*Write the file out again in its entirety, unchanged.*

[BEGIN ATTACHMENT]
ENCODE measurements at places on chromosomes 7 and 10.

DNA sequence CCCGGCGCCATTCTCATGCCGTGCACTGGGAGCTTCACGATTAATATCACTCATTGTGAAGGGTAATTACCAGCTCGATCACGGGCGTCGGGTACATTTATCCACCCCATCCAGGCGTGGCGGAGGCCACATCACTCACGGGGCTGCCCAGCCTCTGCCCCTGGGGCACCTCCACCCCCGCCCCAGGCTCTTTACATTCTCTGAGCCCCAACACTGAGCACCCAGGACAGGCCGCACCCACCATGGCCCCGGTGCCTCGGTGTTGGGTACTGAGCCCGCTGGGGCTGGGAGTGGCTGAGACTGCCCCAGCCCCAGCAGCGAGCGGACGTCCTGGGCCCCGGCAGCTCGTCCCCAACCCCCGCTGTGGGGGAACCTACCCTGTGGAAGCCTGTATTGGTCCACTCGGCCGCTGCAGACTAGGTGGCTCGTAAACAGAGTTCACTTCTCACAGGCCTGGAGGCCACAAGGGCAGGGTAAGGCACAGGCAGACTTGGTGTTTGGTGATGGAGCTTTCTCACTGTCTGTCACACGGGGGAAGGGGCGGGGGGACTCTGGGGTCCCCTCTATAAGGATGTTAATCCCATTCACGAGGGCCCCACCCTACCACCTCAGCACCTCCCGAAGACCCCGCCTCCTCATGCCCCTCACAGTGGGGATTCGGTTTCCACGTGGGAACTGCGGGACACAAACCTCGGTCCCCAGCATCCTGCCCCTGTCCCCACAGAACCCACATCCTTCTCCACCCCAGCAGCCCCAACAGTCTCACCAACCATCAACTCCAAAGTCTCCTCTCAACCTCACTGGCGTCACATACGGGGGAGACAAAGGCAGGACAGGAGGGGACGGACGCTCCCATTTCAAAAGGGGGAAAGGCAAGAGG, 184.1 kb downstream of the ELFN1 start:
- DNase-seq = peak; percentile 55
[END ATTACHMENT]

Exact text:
ENCODE measurements at places on chromosomes 7 and 10.

DNA sequence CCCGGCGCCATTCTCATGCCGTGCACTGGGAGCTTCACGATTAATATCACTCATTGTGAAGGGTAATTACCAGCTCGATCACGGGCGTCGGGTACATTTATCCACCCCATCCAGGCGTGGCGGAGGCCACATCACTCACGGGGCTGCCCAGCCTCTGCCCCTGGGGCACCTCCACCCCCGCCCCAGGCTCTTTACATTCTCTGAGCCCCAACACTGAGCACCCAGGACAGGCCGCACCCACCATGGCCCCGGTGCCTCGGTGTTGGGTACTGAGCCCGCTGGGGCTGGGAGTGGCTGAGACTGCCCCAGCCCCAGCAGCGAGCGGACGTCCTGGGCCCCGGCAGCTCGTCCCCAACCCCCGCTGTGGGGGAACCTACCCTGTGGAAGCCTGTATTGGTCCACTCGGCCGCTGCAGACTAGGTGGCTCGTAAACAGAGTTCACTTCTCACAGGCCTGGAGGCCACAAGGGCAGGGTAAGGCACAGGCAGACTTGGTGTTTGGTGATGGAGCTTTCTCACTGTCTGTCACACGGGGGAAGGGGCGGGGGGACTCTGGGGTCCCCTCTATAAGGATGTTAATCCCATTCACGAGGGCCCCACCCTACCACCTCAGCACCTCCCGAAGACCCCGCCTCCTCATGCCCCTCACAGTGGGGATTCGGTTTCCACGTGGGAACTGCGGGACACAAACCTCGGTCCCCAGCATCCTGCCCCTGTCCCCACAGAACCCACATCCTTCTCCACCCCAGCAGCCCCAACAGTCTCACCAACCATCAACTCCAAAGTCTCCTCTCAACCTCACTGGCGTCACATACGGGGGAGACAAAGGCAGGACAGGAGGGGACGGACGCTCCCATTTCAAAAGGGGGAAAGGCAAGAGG, 184.1 kb downstream of the ELFN1 start:
- DNase-seq = peak; percentile 55